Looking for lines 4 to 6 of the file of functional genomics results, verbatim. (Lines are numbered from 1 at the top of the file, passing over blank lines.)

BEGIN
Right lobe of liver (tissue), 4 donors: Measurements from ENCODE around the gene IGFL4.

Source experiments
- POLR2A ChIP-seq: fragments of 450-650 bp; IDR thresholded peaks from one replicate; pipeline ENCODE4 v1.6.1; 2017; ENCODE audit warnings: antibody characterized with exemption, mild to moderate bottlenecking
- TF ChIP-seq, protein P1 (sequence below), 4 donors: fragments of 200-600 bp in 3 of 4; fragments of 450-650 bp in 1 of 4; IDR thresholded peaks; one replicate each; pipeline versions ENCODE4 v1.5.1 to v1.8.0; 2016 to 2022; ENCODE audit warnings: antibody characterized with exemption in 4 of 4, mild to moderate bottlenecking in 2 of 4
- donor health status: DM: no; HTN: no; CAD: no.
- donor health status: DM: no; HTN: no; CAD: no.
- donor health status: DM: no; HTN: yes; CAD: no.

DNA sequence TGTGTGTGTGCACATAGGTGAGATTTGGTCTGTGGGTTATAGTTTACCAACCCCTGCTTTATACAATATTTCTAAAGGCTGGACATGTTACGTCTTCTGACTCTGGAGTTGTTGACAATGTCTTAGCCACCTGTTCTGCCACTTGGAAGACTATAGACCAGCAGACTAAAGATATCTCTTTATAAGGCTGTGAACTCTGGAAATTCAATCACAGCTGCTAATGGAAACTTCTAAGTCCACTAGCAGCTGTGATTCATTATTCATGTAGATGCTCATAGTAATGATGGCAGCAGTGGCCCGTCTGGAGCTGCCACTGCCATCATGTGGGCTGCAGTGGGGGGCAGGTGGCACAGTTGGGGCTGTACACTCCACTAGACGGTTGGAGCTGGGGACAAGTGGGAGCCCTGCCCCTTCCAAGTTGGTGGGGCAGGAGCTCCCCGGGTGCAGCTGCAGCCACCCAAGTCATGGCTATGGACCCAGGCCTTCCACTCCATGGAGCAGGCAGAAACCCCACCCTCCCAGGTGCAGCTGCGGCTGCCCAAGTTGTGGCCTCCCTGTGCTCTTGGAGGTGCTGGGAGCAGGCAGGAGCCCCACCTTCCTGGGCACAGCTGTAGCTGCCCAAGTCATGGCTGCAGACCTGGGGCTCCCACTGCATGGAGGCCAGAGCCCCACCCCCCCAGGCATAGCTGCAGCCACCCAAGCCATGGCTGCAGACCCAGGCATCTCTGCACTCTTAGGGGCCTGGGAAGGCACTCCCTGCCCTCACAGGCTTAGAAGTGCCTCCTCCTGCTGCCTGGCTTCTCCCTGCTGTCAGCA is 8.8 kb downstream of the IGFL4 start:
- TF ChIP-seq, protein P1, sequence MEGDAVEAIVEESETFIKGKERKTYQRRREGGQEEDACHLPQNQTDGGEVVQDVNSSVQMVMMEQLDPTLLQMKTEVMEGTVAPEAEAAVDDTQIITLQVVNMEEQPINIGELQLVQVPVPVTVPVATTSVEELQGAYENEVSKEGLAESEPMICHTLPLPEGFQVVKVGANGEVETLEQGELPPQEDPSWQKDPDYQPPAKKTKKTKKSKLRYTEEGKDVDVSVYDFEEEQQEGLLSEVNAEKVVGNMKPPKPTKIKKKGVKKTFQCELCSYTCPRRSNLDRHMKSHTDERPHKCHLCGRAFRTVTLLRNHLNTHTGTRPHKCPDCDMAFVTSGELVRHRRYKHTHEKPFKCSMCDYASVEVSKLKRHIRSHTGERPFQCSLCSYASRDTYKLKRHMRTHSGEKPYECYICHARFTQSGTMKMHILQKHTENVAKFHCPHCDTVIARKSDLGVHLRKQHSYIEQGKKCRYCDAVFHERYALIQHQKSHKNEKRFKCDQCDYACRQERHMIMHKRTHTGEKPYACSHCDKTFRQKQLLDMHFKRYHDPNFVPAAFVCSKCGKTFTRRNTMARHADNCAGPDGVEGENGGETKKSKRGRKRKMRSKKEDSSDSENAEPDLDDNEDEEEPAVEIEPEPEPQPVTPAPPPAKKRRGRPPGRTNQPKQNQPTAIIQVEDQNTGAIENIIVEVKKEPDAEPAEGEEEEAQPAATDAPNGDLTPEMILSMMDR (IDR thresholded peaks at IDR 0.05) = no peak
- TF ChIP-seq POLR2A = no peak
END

- TF ChIP-seq, protein P1 (sequence below), 4 donors: fragments of 200-600 bp in 3 of 4; fragments of 450-650 bp in 1 of 4; IDR thresholded peaks; one replicate each; pipeline versions ENCODE4 v1.5.1 to v1.8.0; 2016 to 2022; ENCODE audit warnings: antibody characterized with exemption in 4 of 4, mild to moderate bottlenecking in 2 of 4
- donor health status: DM: no; HTN: no; CAD: no.
- donor health status: DM: no; HTN: no; CAD: no.